Baker may tackle opioid abuse epidemic this week

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BOSTON – Gov. Charlie Baker, who made dealing with drug addiction a priority as he took office in January, is expected to put forward a proposal for tackling the issue this week with a goal of getting comprehensive legislation passed by early 2016.

The recommendations are likely to extend steps to prevent opioid drug abuse and provide treatment that may be funded through almost $28 million included in a supplemental budget measure that recently passed the Senate. According to a Boston Globe report on Sunday, Baker plans to call for giving hospitals the power to hold drug abusers against their will for three days to give medical professionals time to evaluate them and seek legal permission to hold them longer for treatment.

The proposal, modeled after existing rules for mental illness commitments, revives longstanding concerns about the ethics and efficacy of what is known among medical specialists as “coerced treatment.” But officials say it is an appropriate response to a deadly problem, which claimed more than 1,000 lives in Massachusetts in 2014 alone.

Baker may also recommend broadening resources for abusers who are civilly committed for rehabilitation treatment by family members, known as Section 35. A roadmap of key initiatives to contain a surge in opioid addiction, released by Baker in June, calls for increasing the number of beds in rehab facilities and moving treatment for women committed under the program out of a state prison in Framingham. The supplemental 2016 budget bill included almost $6 million for moving the women’s program to Taunton State Hospital.

Visits to Massachusetts by U.S. Attorney General Loretta Lynch and Democratic presidential candidate Hillary Clinton earlier this month drew renewed attention to the opioid abuse crisis that has plagued both the Bay State and the nation. Opioids are derived from the same pain-suppressing chemicals found in morphine and heroin, and include drugs like oxycontin and fentanyl. The state public health department has said that 1,256 people died in Massachusetts from drug overdoses in 2014, a third more than in the previous year and up from 456 deaths in 2004.

The actions recommended in June by the governor’s task force on opioid addiction also calls for broadening civil commitment law to make involuntary transport and assessment permissible for someone at risk of harm from substance abuse. It also calls for adding 100 treatment beds by July 2016, creating a state database of treatment services, expanded mobile emergency services, and state programs in schools aimed at preventing opioid abuse and addiction.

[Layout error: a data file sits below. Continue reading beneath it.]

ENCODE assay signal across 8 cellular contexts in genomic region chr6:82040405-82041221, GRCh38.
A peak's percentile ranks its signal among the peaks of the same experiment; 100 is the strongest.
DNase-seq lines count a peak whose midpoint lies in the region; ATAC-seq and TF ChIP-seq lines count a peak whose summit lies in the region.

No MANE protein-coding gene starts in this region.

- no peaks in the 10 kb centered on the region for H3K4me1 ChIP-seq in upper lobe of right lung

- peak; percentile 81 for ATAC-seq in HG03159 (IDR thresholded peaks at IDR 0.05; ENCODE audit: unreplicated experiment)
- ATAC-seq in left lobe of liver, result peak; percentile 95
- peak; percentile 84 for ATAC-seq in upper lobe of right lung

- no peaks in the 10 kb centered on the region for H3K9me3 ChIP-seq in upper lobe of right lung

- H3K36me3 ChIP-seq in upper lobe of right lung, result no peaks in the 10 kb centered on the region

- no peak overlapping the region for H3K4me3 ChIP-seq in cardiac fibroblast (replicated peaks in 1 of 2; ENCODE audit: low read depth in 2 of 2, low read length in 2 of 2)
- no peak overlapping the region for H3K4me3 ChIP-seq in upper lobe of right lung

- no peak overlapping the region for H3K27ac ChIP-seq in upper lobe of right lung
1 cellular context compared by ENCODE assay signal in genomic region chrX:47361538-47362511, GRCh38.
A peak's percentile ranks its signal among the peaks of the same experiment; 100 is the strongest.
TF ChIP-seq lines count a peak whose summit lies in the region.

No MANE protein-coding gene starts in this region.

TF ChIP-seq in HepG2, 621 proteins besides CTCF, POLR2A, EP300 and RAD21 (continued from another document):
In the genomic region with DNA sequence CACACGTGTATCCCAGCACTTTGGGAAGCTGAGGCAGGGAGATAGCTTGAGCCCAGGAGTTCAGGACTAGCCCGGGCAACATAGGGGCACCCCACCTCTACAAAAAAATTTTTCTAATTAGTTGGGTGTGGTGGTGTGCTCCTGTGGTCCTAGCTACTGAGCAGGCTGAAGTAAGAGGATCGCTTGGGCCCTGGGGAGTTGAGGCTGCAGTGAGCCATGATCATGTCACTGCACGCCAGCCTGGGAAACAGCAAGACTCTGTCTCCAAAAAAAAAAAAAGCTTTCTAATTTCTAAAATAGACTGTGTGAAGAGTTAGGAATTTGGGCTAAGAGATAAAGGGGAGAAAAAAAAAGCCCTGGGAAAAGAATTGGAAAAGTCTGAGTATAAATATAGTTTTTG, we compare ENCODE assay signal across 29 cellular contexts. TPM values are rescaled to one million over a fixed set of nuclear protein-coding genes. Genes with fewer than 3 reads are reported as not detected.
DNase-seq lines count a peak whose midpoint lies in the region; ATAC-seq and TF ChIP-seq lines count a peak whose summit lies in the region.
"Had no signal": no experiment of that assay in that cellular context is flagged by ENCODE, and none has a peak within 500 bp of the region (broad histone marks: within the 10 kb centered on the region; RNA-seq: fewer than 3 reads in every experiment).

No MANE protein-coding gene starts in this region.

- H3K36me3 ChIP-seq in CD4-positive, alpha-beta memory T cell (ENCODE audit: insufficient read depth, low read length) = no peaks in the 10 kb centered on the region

Baker called opioid abuse a “public health epidemic” in releasing the task force’s recommendations in June, describing them as steps to “treat addiction.” Baker, a Republican, is a former health care executive who led one of the state’s largest health maintenance organizations, Harvard Pilgrim Health Care.

Marylou Sudders, secretary of the state health and human services department, referred to addiction as a “chronic medical disease, not unlike diabetes or heart disease,” in a statement releasing the recommendations. Sudders led the governor’s task force. “The solution requires a strong public health approach focusing on prevention, intervention, treatment and recovery,” she said.

The Senate’s supplemental budget bill includes $3.8 million for substance abuse counselors and $3 million for expanded substance abuse coverage in MassHealth, according to Sen. Karen Spilka (D-Ashland). The Senate measure must be reconciled with a House of Representatives supplemental budget bill that contains some differences before the legislation can be sent to Baker for consideration.

Earlier this month, the state Senate passed a bill pushed by Sen. Jennifer Flanagan of Leominster aimed at curbing opioid abuse through tighter prescription practices, changes in health insurance requirements and verbal substance-abuse screenings for schoolchildren, the State House News Service reported. In the House, lawmakers passed a bill criminalizing trafficking in fentanyl, with penalties of up to 20 years in prison. The news service said street dealers sometimes mix fentanyl with heroin to increase its potency.